It would be interesting, for example, to observe attempts by the Division to prosecute Chinese nationals for cartel activity, a prospect that is not hard to imagine in light of economic developments. Would Chinese nationals submit to US jurisdiction when their country is unlikely to extradite them and when they could likely pursue successful business careers without traveling to the US? More generally, would individuals from other rising nations feel emboldened to resist the reach of US jurisdiction by the perceived decline in US economic preeminence coupled with the less assertive approach to foreign policy adopted by the new administration? On the other hand, will Australia’s recent adoption of criminal penalties provide added leverage to offset these factors and foster interest in multi-jurisdictional resolutions of potential charges against executives?

In sum, it is safe to say that uncertainty concerning the risk of extradition facing foreign nationals will continue. There are reasons to be skeptical of perennial predictions that this risk is rising inexorably, and that executives have ever greater incentives to ‘deal’ with US prosecutors. Still, criminalisation of cartel conduct is spreading and with it the risks of prosecutions for international executives are escalating without regard to the prospects of extradition to the United States.

The revised model leniency letters

At the end of 2008, the Division issued revised model leniency letters and a Frequently Asked Questions guide to its leniency programme. While the Division has stressed that these documents do not represent substantive changes to the programme, they do offer some notable clarifications and elaborations that address issues that have arisen since the Division’s previous guidance was issued. As the Division has recognised, the model letters are also an important step in clarifying the requirements of the leniency programme and remove what the Division has described as ‘perceived’ ambiguities in the letters.14 These clarifications have also been viewed as a product of the Division’s revocation of Stolt-Nielsen’s immunity, which, after extensive litigation, resulted in a district court decision dismissing the indictment against the company and two of its executives.15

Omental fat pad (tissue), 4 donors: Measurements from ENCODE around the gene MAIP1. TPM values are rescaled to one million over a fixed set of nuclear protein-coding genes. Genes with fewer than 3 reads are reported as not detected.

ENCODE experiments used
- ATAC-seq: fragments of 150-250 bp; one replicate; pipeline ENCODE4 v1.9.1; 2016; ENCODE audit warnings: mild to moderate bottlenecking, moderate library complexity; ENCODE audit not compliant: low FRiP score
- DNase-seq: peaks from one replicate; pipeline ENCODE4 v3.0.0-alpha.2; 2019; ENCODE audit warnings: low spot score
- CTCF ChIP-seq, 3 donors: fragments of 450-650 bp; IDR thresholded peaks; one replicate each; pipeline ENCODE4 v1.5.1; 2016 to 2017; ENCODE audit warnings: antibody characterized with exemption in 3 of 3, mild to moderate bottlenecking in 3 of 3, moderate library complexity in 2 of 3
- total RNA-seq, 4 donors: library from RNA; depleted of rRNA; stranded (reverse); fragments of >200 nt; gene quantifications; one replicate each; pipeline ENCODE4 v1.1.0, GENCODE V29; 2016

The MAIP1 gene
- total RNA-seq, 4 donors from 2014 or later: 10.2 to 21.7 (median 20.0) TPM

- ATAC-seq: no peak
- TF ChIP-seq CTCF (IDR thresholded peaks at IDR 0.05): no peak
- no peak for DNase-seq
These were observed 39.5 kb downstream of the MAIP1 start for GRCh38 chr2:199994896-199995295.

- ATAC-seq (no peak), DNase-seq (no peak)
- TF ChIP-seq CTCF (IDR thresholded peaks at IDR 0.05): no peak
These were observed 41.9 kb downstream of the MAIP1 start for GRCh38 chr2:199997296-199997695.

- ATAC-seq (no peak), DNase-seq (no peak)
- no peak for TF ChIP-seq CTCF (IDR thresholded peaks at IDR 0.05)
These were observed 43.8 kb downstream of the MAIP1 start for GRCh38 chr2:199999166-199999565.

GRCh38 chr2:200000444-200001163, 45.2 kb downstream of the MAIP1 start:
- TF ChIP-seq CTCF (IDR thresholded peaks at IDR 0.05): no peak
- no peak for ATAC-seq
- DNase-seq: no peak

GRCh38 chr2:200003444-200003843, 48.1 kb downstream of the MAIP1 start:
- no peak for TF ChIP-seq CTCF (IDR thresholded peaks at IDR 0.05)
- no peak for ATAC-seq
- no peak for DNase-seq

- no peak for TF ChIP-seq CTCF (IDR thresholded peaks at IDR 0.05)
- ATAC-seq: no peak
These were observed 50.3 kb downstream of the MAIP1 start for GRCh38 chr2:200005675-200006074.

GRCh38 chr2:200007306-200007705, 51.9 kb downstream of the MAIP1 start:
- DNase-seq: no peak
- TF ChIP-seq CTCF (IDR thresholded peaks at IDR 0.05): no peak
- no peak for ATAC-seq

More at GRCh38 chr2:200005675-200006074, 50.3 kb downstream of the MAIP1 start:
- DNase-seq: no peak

Among other things, the Frequently Asked Questions guide and the revised leniency letters highlight potential conflicts of interest between corporate defendants and employees who may be targets in a Division investigation. In particular, a corporate leniency applicant must secure admissions of illegal conduct from employees, produce employees in the United States, and ensure that its employees provide full and truthful testimony even if they thereby subject themselves to prosecution and arrest for other crimes. The corporation’s interest in minimising its exposure through cooperation may well conflict with the interests of individual employees who may decide to contest the Division’s case at trial or, in the case of foreign nationals, refuse to submit to US jurisdiction altogether.

The leniency programme guide makes clear that a corporate defendant cannot secure leniency unless it is able to produce personnel who will admit the underlying criminal antitrust violations. The guide provides: ‘A company that argues that an agreement to fix prices, rig bids, restrict capacity, or allocate markets might be inferred from its conduct but that cannot produce any employees who will admit that the company entered into such an agreement generally has not made a sufficient admission of criminal antitrust violation to be eligible for leniency.’

In order to secure leniency, therefore, a company must produce employees who will admit to committing a criminal antitrust violation. If the company secures immunity from prosecution, the interests of these employees may be aligned perfectly with those of the company. Problems may arise, however, if the company does not secure immunity or if the company and the individuals at issue are targets of a separate criminal investigation by the Division or an investigation of related conduct by a different part of the Department of Justice.